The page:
The same goes for your studying! When you design a study plan, you likely have some effective strategies that you plan to use.
But you will never find the perfect study plan. You will have turbulence.
Being aware of this helps separate the students who continue to ace their exams with minors adjustments – and the students who have erratic grades and can’t keep up with what method works for them.
Remember that you’re closer to your right solution thank you think. So be focused on perfecting your strategy by making small improvements while avoiding the reactive overhaul.
If you’re in need of a good study method, I’m sure you’ll love this blog post about the top 5 study methods for medical school! Click here to read the post!
Take Time Off
Doesn’t sound like a study habit does it?
But this is what I found effective students do better than anyone.
Now I’ll preface by saying that ineffective students also may have to take time off. We instead like to call this procrastination.
Effective habits of medical students, however, include planning their time off and when they’ll stop working.
While it’s possible to be a 24/7 med student or pre-med, you are setting yourself up for burn out.
Thus it’s important to control the hours you put it. This starts with first having a time that you will call it a day.
I call this my clock out time. This is the latest time that you will be okay working to.
For me, it’s 7:30 (I’m not functional after 8 PM so I see no point in late night work). For you, it may be completely different. Regardless, pick a time and be as stringent about sticking to that time as you are to your work and grades.
Next, give yourself a day off. I know this is not always possible, but this is key when your schedule allows it.
One thing that effective students have going for them is they are motivated. They enjoy learning and they also enjoy doing well. But it’s very easy to lose this joy if your work consumes your life.
So find your clock out time and find your day off. The studying will then become something that you can bear if not enjoy!
Focus on The System and Not The Method:
Students are always looking up new study techniques and methods. They want to know what their peers are doing. Once they find something new and intriguing, they give it a shot.
Many of these techniques may actually work (for someone at least), but they’re only effective if you can consistently apply them.
This is the key to effective study habits of medical students – they focus on the whole picture.
For instance, I love using flashcards as my study method. These flashcards are only effective if I can be consistent with the schedule required to review them. If I have an amazing method but poor execution, my grades are going to reflect the latter.
This is why you need to focus on study systems. It’s not good enough to have a great method – you need to have a system which effortlessly operates.
What does a system entail? Everything!
It first requires you to have a consistent trigger, reminder, or motivation to begin your method.
For my flashcard system, my trigger is to do half my flashcards before doing that day’s tasks or reading. This at least makes sure I begin my flashcards.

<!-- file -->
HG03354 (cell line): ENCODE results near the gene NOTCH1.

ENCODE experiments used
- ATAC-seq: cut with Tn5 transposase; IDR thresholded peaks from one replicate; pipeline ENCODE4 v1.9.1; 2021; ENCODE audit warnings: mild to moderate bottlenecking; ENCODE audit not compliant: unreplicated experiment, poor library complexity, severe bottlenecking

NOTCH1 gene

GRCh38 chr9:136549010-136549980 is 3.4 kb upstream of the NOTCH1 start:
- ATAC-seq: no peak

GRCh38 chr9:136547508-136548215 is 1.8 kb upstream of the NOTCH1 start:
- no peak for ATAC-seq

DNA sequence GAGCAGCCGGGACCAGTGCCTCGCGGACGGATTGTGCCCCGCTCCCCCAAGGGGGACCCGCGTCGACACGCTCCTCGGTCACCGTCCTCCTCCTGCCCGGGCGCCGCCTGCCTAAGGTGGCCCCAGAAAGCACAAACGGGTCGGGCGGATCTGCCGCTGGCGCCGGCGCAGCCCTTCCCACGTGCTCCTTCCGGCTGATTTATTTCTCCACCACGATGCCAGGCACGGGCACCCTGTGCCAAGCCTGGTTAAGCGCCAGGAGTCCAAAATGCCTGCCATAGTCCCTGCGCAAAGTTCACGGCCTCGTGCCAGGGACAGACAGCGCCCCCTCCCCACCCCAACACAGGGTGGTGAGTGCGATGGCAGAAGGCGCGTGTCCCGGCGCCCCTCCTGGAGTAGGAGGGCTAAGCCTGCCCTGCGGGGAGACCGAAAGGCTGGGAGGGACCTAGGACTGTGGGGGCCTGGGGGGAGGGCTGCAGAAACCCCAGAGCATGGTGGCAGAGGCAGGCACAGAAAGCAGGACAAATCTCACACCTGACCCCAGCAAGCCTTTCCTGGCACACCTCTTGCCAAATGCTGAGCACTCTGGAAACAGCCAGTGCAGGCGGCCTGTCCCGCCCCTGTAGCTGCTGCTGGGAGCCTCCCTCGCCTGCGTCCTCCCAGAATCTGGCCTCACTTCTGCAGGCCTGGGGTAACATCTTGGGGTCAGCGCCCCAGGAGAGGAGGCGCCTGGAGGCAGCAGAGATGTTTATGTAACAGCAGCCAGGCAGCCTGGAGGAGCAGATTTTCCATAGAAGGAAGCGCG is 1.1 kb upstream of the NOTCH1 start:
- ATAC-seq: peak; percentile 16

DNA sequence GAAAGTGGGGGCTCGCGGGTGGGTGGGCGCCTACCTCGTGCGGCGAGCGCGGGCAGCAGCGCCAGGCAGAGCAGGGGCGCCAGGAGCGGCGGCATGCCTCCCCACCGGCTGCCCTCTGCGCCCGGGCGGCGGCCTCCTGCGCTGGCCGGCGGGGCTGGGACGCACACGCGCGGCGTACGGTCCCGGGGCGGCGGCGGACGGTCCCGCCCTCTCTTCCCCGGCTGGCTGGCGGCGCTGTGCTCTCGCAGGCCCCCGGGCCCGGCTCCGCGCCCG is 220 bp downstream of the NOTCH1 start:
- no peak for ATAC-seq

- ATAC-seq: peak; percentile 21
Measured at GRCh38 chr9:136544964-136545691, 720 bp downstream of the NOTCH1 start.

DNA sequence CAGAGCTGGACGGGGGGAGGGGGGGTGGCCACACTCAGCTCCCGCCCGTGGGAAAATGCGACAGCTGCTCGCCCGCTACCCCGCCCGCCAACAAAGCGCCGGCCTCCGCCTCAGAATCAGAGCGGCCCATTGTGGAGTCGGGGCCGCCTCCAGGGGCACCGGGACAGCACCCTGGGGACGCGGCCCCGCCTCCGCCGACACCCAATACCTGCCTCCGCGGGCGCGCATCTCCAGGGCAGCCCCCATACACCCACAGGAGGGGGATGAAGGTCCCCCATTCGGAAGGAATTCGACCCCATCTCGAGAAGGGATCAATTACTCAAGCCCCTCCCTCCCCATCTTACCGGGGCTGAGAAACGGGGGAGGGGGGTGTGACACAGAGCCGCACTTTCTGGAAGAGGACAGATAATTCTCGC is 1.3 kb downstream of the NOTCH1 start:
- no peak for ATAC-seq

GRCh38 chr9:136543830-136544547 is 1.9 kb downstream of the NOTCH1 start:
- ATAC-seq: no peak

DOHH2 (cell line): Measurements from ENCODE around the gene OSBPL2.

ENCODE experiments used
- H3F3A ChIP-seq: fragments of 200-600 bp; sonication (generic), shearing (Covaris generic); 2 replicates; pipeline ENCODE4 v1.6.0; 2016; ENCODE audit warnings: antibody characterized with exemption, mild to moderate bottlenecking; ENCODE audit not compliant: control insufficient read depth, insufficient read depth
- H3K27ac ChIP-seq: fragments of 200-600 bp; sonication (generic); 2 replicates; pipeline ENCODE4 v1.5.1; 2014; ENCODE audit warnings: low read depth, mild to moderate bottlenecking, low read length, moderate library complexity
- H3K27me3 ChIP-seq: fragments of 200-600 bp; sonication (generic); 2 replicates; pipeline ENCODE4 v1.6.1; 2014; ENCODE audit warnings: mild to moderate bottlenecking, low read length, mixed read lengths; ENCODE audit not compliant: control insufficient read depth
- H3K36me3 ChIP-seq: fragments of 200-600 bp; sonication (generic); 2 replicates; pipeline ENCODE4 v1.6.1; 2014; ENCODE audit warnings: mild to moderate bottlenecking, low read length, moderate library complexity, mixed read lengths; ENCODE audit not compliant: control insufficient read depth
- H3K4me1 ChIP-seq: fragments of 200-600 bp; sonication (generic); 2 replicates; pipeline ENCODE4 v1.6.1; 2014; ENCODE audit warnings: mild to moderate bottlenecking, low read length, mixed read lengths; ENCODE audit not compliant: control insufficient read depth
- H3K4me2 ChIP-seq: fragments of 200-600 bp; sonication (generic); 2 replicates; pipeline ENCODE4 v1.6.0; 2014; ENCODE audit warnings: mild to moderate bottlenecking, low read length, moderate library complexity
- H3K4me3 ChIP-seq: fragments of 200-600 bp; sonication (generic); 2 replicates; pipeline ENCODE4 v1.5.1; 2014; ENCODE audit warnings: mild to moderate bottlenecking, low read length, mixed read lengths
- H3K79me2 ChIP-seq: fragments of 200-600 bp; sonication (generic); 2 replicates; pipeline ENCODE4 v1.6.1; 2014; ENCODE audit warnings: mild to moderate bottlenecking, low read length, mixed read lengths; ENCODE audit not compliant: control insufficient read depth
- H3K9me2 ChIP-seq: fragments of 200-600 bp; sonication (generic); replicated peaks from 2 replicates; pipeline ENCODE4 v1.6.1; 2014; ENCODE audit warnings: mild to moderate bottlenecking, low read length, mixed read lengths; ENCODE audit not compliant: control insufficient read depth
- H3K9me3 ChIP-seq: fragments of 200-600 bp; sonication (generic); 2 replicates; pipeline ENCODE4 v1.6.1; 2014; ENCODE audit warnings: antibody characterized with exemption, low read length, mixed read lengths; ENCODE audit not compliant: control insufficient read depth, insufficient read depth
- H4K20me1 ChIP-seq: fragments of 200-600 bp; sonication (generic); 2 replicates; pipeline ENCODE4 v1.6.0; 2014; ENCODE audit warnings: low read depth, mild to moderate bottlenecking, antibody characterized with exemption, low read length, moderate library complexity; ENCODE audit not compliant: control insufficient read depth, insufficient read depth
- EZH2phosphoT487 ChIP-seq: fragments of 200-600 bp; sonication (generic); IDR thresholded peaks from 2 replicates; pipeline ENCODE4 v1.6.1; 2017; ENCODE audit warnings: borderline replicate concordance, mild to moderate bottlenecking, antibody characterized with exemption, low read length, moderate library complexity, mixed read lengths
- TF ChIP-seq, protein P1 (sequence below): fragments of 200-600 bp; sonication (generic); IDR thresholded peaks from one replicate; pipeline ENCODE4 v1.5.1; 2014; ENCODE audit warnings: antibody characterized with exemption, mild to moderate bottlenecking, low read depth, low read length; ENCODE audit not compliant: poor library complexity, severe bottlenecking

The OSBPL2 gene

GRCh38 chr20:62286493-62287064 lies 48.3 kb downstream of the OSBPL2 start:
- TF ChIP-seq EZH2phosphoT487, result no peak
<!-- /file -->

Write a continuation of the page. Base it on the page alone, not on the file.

Next is a way to complete the task effectively and as intended. Studying is obviously ideal when you have minimal distractions and you have maximum focus. So it’s important to maximize these.
For my method, I keep my focus high by working in 45/15 minute intervals between work and rest. I minimize my distractions via browser and cell phone apps which shut me out of social media and emails while I”m working.
If you want to see all my tips on how I stay focused during studying, watch the following video!
Now our system contains the trigger, the momentum, and a way to keep it efficient. Finally, we need to have a wrap-up process. This is where the clock out time and buffer times come in.
We’ve already talked about clock out times. Your study system requires a finish line as much as it needs a trigger for you to begin. But let’s talk about buffer times.
We want to make our system fail proof. The most common thing, besides distractions, which affects our studying is inefficiency and unpredictable events. For example, you may have allocated too little time for a task. A 1-hour task turns into 2 hours and suddenly you’re way behind.
To limit this I recommend using buffer times. You can learn more about this in this video where I show you how I plan my day in medical school.
So ask yourself what your system is like. Having the method is nice, but what’s your repeatable manner of executing?
These were the top 5 study habits of medical students. I hope you were able to take away just one point and now intend on applying it to your own system.
If you did enjoy this post I’m sure you’ll love the following.
Here are some blog posts that will also help you with your studying:
Top 5 Study Methods For Medical School
Ultimate Guide – How To Study in Medical School
How I Studied Less Than 5 Hours A Day
How To Perfect Long-Term Retention in Medical School
How To Study Effectively in Med School
My Morning Routine in Med School
How To Remember What You Read in Med School
Top 10 Best Standing Desks for Medical School
In addition, make sure to get your hands on our free video course on How To Study in Medical School! I show you a step-by-step overview of my method and am sure you can take something unique away!
Click here to check out the course.
If you want more training, I’d encourage you to check out a project I”m super excited for – Level Up Your Studying. This is our newest video course which helps you transform how you study as a pre-med and a medical student.
Check it out here!
Thank you so much for reading!
Until next time my friends…